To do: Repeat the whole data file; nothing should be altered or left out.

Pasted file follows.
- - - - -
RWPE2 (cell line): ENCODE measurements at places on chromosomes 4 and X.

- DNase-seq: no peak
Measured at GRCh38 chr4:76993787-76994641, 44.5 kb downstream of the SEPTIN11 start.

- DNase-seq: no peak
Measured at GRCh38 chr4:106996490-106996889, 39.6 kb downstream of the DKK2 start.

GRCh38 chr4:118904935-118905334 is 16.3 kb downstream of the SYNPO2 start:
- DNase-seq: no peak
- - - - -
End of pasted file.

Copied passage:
RWPE2 (cell line): ENCODE measurements at places on chromosomes 4 and X.

- DNase-seq: no peak
Measured at GRCh38 chr4:76993787-76994641, 44.5 kb downstream of the SEPTIN11 start.

- DNase-seq: no peak
Measured at GRCh38 chr4:106996490-106996889, 39.6 kb downstream of the DKK2 start.

GRCh38 chr4:118904935-118905334 is 16.3 kb downstream of the SYNPO2 start:
- DNase-seq: no peak